You get a glowing performance review from your boss, but you replay the few constructive criticisms over and over in your head. Even though a first date was pretty awesome, you can’t stop thinking about that piece of lettuce that you found stuck in your teeth after. You’re running late for yoga class and seem to hit every single red stoplight on the way. (You didn’t even notice the two green ones you zoomed right through.)
Why is that?
It’s because your brain is wired to spot and remember the negative. In the book Hardwiring Happiness: The New Brain Science of Contentment, Calm, and Confidence, Rick Hanson writes, “Your brain is like Velcro for negative experiences but Teflon for positive ones.”
Your brain is wired to notice the negative
Your brain has a natural negativity bias which means it constantly looks for, learns from, and holds onto anything it considers a danger or loss with much more gusto than something neutral or pleasant. Bad memories even get stored differently.
Your brain has a good reason for its natural negativity. Your ancestors were more likely to live long enough to pass on their genes by remembering where they were chased by a predator than a prime napping spot.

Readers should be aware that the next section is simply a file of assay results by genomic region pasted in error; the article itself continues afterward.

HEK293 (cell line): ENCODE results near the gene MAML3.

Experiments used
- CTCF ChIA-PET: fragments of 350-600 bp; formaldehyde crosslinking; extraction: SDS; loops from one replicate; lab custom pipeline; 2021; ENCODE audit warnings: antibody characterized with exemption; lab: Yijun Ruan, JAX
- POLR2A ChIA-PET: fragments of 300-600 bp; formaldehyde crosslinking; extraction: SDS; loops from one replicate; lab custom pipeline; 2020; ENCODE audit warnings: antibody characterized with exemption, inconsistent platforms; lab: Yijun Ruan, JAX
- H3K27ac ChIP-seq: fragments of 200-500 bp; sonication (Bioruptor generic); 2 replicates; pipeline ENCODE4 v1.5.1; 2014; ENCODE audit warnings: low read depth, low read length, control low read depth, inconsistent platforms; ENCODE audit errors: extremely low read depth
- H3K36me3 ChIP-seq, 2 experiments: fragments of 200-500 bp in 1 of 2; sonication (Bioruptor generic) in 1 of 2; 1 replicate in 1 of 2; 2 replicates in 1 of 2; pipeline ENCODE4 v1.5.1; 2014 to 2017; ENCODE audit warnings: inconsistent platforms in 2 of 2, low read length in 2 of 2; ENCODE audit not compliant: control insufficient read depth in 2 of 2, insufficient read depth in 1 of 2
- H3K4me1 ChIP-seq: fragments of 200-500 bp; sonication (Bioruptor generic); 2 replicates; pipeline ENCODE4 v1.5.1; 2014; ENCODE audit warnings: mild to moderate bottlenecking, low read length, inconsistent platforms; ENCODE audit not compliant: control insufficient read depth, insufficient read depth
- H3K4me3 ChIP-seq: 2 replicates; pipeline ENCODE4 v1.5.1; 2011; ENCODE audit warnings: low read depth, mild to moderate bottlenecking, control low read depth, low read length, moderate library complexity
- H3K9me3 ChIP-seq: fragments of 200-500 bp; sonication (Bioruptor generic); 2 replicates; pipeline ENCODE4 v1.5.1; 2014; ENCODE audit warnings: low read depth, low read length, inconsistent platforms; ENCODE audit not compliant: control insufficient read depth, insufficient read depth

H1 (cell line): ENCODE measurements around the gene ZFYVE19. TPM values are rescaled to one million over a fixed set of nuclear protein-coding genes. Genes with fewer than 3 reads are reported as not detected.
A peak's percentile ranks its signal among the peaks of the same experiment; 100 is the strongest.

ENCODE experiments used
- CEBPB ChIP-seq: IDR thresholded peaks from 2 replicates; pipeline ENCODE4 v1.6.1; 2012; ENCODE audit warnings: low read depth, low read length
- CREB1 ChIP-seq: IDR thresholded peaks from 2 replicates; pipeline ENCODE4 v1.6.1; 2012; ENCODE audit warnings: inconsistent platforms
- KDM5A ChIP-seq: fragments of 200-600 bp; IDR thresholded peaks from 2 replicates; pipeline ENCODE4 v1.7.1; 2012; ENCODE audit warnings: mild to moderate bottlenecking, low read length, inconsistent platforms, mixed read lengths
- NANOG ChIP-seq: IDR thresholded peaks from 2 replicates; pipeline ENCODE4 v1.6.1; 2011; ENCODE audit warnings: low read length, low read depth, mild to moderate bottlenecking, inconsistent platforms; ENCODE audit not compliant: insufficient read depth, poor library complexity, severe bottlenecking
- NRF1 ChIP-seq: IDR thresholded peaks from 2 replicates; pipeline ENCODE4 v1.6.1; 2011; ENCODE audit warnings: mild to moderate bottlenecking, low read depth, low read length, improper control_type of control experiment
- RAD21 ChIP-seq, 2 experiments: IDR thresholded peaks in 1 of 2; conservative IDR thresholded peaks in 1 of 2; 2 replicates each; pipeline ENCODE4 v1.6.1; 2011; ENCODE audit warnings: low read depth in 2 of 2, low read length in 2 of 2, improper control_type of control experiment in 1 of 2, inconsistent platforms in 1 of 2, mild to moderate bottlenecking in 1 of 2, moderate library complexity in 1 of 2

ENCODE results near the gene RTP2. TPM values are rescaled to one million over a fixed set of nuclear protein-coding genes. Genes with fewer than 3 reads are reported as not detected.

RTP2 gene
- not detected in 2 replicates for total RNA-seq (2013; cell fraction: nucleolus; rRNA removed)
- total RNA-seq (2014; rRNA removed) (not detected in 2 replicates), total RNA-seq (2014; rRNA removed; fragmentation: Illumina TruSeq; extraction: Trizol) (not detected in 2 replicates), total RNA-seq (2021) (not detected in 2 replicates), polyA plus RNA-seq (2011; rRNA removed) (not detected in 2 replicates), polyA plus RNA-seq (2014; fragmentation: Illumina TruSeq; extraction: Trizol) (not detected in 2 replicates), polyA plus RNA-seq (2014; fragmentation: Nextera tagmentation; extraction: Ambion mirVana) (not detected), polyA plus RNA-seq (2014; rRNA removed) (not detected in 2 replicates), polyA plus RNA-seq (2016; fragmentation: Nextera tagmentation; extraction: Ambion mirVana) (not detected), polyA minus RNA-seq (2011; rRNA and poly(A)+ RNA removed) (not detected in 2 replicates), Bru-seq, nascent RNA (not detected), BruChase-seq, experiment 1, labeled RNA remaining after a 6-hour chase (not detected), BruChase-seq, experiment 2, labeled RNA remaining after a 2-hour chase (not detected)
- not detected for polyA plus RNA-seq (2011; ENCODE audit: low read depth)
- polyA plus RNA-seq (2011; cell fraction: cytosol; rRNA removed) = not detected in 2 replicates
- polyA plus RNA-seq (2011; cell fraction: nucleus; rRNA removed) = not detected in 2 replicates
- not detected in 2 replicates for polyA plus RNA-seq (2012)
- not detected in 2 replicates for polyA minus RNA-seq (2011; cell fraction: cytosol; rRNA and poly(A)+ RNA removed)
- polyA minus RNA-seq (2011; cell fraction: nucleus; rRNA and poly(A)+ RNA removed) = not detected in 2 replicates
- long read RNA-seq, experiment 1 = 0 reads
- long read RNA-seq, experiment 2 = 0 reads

This tendency to notice and never forget the bad is just your brain doing its job, protecting you. Your brain is continually learning from experience to adapt your behavior to be better suited to survive in its environment. Even though you don’t need a brain that’s this super sensitive now, this hair-trigger reactivity still exists. As you can imagine, it doesn’t do you any favors today.
It means your brain is always on guard, looking for danger and tilted towards erring on the side of caution – which means a more negative, uneasy, jumpy you. Having your nervous system continually activated leaves you feeling overwhelmed, stressed out, and anxious. No wonder anxiety is the most common mental diagnosis in the United States with depression not far behind.
So, how do you find some good, happiness, and joy in the middle of all the muck when even your brain is working against you? You have to intentionally look for, put emphasis on, and create good experiences. That’s how.